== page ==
STEPHAN UNGER/THE STATESMAN
Students were disappointed to hear that Phase 1 of the Toll Drive construction project would not be complete for their arrival this fall. The residence hall (above), renamed Chávez Hall, will be home to over 300 students once it opens. STEPHAN UNGAR/THE STATESMAN

Students who planned to move into the new building at Toll Drive next semester may have to wait longer than originally expected.

“Though work continues at a rapid pace on what will be your new residence, now identified as Chávez Hall, named in honor of labor and civil rights leader César Chávez, it appears that the building may not be ready for occupancy by August 8th,” said Campus Residences in an email sent to the building’s future denizens on Wednesday.

The announcement, which reiterated statements made in a previous email sent out June 3, assured students who secured a spot in the building during Phase I of the process that they would be guaranteed temporary housing and would receive more information regarding their new room assignments in a few days.

“I was very excited to move in until I found out that it might not be done in time,” junior chemical engineering major Jessica Hofflich said.

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Construction for the building began in the summer of 2014 and has been separated into two phases. Once Phase I of the Toll Drive construction project is complete, Chávez Hall will be home to 302 students, according to Campus Residences. Each suite will be comprised of four or five single bedrooms and two bathrooms. 

In addition to Chávez Hall, Phase I will also give way to a new 60,000-square-foot dining facility. After both phases of the $168 million construction project are complete, there will be 759 new beds in total, according to Associate Director of Campus Residences Alan DeVries.

“Adding the new residence halls to the campus will help manage the growing demand for campus on-campus [sic] housing for new and continuing students,” DeVries wrote in a statement.

Hofflich and her suitemate, junior sustainability studies major Christina Giordanella, both had a relatively hassle-free room selection process when choosing to live in a gender neutral suite, so they were upset once they realized that moving into Chávez Hall wouldn’t be as simple as they had originally thought.

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“I thought it was just a rumor,” Giordanella said. “I was hoping that it was just cautionary and they had an idea that it’d probably be finished but they had to let us know just in case.”

On the other hand, sophomore biomedical engineering major Shane Harris said he was not shocked by the announcement.

“I didn’t assume that we’d be able to move in right away because I saw how things were being built while I was at school,” he said.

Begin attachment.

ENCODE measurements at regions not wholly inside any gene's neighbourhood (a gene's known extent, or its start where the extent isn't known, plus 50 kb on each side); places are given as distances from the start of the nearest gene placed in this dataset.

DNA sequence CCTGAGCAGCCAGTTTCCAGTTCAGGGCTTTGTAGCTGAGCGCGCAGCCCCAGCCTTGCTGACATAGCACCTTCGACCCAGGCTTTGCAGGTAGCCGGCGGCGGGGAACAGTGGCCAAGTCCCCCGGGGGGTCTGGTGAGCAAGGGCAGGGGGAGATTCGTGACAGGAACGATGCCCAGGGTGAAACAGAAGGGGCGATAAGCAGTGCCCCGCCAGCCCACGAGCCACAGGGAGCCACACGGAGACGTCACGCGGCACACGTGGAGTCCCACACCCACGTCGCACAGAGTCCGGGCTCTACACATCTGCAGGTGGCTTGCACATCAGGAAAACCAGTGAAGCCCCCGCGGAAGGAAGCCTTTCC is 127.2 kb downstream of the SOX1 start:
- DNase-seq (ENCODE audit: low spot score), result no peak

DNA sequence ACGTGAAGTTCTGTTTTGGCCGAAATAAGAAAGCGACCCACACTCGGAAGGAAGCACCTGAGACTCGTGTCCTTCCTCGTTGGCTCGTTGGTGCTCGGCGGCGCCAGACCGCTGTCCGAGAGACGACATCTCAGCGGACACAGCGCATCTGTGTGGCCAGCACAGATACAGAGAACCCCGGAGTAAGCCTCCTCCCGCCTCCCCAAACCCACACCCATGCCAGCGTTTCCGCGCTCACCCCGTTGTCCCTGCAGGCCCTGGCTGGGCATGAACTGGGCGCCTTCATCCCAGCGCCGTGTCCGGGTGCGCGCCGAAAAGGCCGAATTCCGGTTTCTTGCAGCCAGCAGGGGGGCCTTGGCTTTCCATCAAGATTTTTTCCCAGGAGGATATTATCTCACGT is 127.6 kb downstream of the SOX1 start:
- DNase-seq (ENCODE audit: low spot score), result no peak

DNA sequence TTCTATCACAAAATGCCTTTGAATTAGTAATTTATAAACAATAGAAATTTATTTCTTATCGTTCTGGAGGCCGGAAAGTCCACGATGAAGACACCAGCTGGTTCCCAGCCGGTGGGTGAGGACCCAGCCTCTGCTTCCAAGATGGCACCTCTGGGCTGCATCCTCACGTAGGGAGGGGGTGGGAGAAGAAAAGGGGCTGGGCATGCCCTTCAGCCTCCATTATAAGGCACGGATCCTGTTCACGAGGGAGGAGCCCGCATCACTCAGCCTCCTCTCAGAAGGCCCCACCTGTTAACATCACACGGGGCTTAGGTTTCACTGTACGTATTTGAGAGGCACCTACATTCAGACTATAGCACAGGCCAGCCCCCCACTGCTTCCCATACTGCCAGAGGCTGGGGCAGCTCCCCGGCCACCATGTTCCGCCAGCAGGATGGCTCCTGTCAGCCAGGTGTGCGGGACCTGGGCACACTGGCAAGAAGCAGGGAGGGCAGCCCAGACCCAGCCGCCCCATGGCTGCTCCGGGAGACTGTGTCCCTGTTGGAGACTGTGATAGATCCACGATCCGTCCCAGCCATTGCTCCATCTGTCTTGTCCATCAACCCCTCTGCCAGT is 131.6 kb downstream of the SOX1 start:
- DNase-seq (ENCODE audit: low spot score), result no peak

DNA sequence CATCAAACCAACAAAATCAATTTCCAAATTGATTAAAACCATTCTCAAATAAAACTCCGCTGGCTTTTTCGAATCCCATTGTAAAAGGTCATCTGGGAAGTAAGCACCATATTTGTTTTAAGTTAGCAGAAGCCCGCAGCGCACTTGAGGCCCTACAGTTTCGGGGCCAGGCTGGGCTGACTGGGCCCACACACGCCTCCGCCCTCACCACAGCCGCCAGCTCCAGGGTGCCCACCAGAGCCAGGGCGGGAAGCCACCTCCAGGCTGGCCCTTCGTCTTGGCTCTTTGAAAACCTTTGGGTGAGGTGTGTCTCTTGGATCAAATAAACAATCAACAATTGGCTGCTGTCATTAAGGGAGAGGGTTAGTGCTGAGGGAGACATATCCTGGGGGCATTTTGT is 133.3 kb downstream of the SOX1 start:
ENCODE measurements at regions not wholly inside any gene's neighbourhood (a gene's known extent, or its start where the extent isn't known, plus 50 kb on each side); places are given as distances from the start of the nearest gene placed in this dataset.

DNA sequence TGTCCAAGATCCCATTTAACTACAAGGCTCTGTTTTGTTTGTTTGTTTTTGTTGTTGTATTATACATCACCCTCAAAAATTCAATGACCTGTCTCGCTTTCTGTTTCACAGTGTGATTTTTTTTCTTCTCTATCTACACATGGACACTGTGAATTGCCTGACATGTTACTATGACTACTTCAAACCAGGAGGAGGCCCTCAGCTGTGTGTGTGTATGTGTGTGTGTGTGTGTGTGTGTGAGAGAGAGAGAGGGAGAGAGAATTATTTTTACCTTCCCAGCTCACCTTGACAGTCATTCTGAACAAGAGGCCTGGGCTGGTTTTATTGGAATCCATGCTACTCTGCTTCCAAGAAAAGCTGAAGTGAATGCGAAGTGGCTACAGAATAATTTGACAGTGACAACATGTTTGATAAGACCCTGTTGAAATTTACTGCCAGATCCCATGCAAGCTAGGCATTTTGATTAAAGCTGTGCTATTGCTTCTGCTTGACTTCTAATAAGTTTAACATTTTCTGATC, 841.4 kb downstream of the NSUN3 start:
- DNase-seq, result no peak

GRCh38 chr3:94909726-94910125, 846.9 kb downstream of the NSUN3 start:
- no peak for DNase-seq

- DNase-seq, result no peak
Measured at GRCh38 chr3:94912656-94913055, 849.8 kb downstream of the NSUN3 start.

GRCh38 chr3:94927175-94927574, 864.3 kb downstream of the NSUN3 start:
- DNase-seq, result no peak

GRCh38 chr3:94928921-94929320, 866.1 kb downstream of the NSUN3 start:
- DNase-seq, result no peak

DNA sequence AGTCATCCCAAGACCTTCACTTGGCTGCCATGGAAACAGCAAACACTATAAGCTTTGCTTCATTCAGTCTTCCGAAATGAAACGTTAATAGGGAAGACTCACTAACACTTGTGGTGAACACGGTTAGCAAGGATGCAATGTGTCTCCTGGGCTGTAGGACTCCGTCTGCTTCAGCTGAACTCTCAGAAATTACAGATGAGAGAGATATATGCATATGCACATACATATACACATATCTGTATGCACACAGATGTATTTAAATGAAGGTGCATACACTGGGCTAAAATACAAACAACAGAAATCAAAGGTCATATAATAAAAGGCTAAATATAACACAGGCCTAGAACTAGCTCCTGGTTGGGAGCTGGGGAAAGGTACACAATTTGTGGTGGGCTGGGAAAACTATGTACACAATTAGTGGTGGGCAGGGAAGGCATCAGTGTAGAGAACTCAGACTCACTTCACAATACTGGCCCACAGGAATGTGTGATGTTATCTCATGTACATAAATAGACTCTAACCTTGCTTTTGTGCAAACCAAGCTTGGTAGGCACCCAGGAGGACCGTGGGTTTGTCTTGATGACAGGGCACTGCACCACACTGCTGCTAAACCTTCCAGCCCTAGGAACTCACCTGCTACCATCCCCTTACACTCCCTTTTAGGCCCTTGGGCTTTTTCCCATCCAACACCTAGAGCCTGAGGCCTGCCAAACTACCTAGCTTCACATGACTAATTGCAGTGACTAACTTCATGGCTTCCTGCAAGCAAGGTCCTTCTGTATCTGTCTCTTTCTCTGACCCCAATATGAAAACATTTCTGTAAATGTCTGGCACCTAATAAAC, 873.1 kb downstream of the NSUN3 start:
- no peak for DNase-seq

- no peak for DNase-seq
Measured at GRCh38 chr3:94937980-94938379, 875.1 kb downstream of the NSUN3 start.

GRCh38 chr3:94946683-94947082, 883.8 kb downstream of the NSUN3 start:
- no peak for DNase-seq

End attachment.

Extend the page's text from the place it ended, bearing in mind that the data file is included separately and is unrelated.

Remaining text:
Despite this, Harris said he still feels lucky to have even secured a spot in Chávez since most of his peers with the same credit standing did not.

“If it’s not ready, then Stony Brook will be able to handle the situation. I guess I’m a little more optimistic than most people,” Harris said with a laugh.

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Although some may be taking the news better than others, there appears to be a consistent sense of confusion among future residents. Prior to the email sent this week, students said the only form of communication they had with the school was the initial email in June.

“They should be updating us a little more often than they’re doing right now,” Harris said, adding that providing a list of answers to frequently asked questions would have helped to clear up some of the confusion.

“I understand that they can’t control the construction and the pace of that, but I feel like they should have sent out another email giving us an update,” Giordanella said.

One of Giordanella’s main concerns was the university’s lack of transparency when it came to pricing. Both Hofflich and Giordanella said that information about the price of a room in Chávez wasn’t made available until after they had already secured a spot in the building. Both girls said that the price, $5,046 per semester, was higher than they had hoped, especially considering that Chávez is not a cooking dorm.

“It could cause an issue with billing as well because if we’re not living there for the whole semester, it’s not really fair to charge us that price for the whole semester,” said Giordanella, who added that she had already been billed for the full price of the room.

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1 comment

  1. Plus ça change, plus c’est la même chose. It was the same story way, way, way back in the early 1970s, when you were never really sure when any construction would actually finish (or if, once finished, the place would be habitable). Some things just never change at Stony Brook.

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